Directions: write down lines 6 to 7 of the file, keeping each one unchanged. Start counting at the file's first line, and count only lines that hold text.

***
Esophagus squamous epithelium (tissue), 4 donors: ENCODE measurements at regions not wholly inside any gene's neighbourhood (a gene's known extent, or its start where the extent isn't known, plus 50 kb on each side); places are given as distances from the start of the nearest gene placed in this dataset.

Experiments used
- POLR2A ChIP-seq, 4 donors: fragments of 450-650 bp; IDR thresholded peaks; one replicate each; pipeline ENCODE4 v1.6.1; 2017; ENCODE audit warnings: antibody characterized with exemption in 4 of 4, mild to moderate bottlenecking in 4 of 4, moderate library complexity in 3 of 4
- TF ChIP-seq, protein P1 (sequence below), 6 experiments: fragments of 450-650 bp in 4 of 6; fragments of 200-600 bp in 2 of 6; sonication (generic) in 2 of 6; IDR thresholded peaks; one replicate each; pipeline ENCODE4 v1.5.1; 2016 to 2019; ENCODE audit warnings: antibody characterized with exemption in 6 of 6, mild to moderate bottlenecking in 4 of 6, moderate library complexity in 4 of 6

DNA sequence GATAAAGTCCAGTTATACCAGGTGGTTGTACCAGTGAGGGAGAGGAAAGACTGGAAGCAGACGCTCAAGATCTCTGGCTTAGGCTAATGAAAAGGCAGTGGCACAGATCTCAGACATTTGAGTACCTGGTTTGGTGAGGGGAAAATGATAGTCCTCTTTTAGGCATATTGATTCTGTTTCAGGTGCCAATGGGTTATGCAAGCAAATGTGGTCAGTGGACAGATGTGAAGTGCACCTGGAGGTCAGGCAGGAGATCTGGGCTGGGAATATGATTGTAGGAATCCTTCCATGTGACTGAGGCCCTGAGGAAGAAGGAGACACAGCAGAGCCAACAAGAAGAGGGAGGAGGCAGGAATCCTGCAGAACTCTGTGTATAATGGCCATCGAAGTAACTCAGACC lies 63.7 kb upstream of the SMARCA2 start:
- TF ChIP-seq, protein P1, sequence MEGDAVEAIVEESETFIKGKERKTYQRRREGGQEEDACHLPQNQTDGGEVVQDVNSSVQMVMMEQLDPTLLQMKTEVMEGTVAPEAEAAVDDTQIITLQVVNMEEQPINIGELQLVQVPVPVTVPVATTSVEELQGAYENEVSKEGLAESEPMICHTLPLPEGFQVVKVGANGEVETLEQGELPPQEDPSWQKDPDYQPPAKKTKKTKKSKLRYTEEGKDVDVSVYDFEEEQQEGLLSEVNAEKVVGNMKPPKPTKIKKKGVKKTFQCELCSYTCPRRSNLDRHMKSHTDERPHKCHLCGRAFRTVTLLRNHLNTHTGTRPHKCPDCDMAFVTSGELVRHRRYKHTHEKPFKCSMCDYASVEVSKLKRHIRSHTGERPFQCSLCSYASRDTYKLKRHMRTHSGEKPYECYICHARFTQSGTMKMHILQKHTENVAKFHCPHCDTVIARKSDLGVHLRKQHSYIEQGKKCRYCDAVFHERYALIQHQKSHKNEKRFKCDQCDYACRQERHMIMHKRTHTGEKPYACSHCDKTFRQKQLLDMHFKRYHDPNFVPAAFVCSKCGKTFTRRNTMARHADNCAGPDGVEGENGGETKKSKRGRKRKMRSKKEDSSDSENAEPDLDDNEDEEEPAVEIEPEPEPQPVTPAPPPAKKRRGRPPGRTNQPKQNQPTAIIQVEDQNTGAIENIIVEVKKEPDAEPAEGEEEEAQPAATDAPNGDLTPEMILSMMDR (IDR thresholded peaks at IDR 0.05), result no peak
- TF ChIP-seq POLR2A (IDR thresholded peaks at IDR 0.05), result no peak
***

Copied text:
- TF ChIP-seq, protein P1, sequence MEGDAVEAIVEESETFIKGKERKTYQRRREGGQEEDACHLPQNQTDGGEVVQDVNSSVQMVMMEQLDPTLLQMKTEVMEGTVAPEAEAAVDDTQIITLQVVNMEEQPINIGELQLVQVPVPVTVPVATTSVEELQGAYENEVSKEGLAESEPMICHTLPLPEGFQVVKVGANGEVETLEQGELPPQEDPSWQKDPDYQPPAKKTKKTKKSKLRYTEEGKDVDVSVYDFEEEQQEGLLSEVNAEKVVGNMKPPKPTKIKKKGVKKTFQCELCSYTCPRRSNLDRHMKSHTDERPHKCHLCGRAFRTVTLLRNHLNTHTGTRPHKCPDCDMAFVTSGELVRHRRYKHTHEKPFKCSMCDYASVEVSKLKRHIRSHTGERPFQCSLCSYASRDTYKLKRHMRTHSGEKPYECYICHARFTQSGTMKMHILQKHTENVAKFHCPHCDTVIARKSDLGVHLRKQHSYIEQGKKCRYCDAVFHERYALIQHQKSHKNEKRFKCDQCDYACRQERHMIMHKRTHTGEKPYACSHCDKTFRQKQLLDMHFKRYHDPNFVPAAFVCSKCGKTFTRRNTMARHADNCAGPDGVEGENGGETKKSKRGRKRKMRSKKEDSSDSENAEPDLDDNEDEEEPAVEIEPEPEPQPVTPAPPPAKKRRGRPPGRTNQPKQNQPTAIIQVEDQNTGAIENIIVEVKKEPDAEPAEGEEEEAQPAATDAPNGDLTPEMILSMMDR (IDR thresholded peaks at IDR 0.05), result no peak
- TF ChIP-seq POLR2A (IDR thresholded peaks at IDR 0.05), result no peak